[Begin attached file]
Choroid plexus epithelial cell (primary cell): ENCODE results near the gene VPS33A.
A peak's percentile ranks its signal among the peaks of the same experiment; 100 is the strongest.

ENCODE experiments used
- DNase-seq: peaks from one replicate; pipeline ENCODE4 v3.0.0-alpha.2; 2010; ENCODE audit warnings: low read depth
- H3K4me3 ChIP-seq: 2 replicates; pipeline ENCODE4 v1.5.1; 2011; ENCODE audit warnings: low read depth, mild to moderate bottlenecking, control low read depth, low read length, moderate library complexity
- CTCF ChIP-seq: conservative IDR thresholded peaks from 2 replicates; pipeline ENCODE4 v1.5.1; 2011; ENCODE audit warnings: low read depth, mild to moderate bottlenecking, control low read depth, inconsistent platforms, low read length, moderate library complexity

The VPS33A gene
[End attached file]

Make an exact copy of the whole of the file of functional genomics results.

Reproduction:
Choroid plexus epithelial cell (primary cell): ENCODE results near the gene VPS33A.
A peak's percentile ranks its signal among the peaks of the same experiment; 100 is the strongest.

ENCODE experiments used
- DNase-seq: peaks from one replicate; pipeline ENCODE4 v3.0.0-alpha.2; 2010; ENCODE audit warnings: low read depth
- H3K4me3 ChIP-seq: 2 replicates; pipeline ENCODE4 v1.5.1; 2011; ENCODE audit warnings: low read depth, mild to moderate bottlenecking, control low read depth, low read length, moderate library complexity
- CTCF ChIP-seq: conservative IDR thresholded peaks from 2 replicates; pipeline ENCODE4 v1.5.1; 2011; ENCODE audit warnings: low read depth, mild to moderate bottlenecking, control low read depth, inconsistent platforms, low read length, moderate library complexity

The VPS33A gene